Five directional antenna and shorted waveguide assemblies 49, of the general structure shown in FIG. 6, are included in the reflector structure 8 of the present invention preferred embodiment. FIG. 7 is an internal view 50 of approximately the upper half of reflector structure 8. Surface 51 is a flat radome-like material that is transparent to millimeter wave energy but opaque in the visible spectrum. This surface prevents a potential intruder from ascertaining the internal construction of the reflector structure and thus the location of the multiple beams. It also provides environmental protection for the components within the structure. The top most directional antenna coupled to its shorted waveguide 47 A is placed essentially at the top of the reflector structure and the remaining assemblies are spaced at 0.6-meter intervals down the structure. The longest shorted waveguide 47 A is attached to the top antenna, and waveguides 47 B, 47 C, and so on, become progressively shorter for the antennas proceeding down the structure.
Although FIG. 6 shows the circular waveguide 47 extending in a straight line away from the directional antenna 40, this waveguide can be turned, or coiled for installation within the reflector structure 8, as shown in FIG. 7. Each directional antenna 40 in the preferred embodiment is characterized by an entrance aperture of some 15.2 centimeters and a 20-degree half cone angle 42. With these dimensions, the directional antenna and shorted waveguide assembly 49 effectively functions as a retroreflector with a radar cross section of some 10 square meters at an operating frequency of 35.5 Gigahertz. A passive retroreflector 9, essentially the same as those positioned along surface 14, is included in the reflector structure 8 and located just above its base to form a beam with a range the same as the physical range of the structure.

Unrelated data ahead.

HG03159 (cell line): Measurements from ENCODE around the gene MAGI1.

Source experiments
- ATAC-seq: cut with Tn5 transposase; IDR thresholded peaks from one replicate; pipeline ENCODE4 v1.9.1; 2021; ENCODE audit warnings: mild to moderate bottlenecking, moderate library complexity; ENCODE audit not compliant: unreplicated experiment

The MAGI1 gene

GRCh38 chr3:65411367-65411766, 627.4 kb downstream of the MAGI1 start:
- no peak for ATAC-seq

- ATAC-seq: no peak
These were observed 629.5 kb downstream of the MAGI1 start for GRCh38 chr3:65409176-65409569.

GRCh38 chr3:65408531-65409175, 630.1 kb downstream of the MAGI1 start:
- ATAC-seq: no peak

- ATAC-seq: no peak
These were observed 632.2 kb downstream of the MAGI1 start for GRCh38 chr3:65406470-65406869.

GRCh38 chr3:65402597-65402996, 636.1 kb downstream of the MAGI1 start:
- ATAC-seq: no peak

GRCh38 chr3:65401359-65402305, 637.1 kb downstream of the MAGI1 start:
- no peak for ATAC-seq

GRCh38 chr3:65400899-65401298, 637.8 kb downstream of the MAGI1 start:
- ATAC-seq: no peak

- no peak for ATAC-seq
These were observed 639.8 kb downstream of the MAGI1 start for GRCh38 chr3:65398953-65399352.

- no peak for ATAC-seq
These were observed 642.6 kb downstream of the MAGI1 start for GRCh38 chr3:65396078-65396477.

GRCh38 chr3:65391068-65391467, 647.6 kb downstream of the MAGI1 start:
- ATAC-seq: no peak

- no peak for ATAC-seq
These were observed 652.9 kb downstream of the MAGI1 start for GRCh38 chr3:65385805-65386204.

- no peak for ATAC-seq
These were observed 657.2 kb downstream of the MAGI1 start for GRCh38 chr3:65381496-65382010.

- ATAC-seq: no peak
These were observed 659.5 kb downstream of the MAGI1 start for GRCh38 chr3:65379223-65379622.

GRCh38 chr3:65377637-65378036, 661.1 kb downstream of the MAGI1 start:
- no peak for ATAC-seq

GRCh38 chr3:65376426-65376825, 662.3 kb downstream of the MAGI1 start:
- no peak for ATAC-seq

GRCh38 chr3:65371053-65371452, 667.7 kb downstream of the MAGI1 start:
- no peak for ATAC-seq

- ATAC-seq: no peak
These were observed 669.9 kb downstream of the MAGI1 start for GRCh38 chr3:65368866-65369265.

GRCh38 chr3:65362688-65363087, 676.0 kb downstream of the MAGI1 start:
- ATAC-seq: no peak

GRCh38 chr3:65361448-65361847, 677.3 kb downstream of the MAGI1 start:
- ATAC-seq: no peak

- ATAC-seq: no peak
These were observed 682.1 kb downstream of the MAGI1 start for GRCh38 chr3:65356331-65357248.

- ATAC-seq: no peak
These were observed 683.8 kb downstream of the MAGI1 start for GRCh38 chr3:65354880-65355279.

The first directional antenna and shorted waveguide assembly 49 above the passive retroreflector has a waveguide with a length of 3 meters. Each higher assembly is characterized by a waveguide that is 3 meters longer than the assembly immediately below. These increasing lengths allow the signal processor in the FM-CW radar included in the sensor structure 6 to discern between the returns from each of these antennas, and thus to form different beams from the radar antenna 10 to each of the five directional antennas in the reflector structure 8. Those skilled in the art will recognize that many other antenna configurations provide equivalent performance and could be used as alternatives to the phase correction lens-cone configuration described herein. Similarly, waveguide structures of different configuration from that described above will provide equivalent performance. Accordingly, the invention is intended to embrace all such alternatives, modifications, and variations as fall within the spirit and broad scope of the appended claims.
The FM-CW radar included in the sensor structure emits and receives the millimeter wave energy that forms the multiple beams making up the electronic fence 7. Processing of the returned energy allows the radar to detect the interruption of any one or more beams and thus identify when an intrusion occurs. Intrusions at close ranges, especially those within region 13 shown in FIG. 3, are detected by the direct return from the intruder's person. Direct or skin returns from intruders at greater ranges are also frequently detected and used to report the range of the intrusion.